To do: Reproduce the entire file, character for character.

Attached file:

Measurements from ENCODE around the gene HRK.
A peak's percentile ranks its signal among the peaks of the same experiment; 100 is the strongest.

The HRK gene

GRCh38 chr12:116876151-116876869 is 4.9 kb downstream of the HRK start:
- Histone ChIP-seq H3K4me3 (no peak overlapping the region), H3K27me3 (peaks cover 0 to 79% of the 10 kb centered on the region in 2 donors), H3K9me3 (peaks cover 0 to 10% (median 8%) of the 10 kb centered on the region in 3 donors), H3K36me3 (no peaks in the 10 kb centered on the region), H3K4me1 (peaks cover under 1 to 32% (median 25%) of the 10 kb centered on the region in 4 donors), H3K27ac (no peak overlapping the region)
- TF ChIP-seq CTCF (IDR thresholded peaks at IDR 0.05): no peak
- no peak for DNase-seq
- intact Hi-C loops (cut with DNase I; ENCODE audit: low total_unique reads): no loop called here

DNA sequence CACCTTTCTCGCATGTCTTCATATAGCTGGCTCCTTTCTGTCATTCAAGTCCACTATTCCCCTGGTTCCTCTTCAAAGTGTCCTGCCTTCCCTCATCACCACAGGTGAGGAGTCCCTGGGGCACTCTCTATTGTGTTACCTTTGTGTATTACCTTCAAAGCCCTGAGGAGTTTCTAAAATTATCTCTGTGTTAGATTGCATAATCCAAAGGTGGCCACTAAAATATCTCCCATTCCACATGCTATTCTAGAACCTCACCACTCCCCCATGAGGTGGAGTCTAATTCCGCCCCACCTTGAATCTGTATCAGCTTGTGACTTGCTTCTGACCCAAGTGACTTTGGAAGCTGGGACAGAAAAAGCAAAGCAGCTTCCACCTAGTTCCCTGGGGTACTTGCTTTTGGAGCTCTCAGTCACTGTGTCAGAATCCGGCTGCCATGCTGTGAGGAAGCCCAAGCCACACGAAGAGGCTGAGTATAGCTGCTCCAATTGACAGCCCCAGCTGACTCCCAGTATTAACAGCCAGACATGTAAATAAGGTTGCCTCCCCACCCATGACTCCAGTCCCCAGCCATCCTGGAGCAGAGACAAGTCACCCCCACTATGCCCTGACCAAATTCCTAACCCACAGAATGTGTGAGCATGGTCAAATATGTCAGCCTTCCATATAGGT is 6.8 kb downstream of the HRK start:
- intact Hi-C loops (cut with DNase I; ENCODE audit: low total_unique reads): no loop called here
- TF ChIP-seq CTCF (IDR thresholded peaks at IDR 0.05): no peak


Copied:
Measurements from ENCODE around the gene HRK.
A peak's percentile ranks its signal among the peaks of the same experiment; 100 is the strongest.

The HRK gene

GRCh38 chr12:116876151-116876869 is 4.9 kb downstream of the HRK start:
- Histone ChIP-seq H3K4me3 (no peak overlapping the region), H3K27me3 (peaks cover 0 to 79% of the 10 kb centered on the region in 2 donors), H3K9me3 (peaks cover 0 to 10% (median 8%) of the 10 kb centered on the region in 3 donors), H3K36me3 (no peaks in the 10 kb centered on the region), H3K4me1 (peaks cover under 1 to 32% (median 25%) of the 10 kb centered on the region in 4 donors), H3K27ac (no peak overlapping the region)
- TF ChIP-seq CTCF (IDR thresholded peaks at IDR 0.05): no peak
- no peak for DNase-seq
- intact Hi-C loops (cut with DNase I; ENCODE audit: low total_unique reads): no loop called here

DNA sequence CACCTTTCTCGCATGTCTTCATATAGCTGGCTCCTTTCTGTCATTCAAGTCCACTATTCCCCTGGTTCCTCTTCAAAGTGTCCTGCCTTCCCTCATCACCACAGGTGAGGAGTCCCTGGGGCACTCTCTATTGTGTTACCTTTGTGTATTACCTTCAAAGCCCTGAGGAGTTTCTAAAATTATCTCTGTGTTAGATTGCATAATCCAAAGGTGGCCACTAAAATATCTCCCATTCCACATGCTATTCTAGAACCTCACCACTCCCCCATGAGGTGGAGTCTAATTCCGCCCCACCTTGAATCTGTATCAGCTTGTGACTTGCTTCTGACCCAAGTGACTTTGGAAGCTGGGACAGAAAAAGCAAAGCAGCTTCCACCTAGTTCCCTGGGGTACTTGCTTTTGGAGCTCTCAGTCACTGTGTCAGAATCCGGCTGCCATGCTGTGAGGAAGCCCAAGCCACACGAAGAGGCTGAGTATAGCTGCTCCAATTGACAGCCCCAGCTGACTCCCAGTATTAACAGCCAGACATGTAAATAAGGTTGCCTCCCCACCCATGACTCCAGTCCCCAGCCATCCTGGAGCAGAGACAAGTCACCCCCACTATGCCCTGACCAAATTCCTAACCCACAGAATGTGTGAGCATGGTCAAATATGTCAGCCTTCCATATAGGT is 6.8 kb downstream of the HRK start:
- intact Hi-C loops (cut with DNase I; ENCODE audit: low total_unique reads): no loop called here
- TF ChIP-seq CTCF (IDR thresholded peaks at IDR 0.05): no peak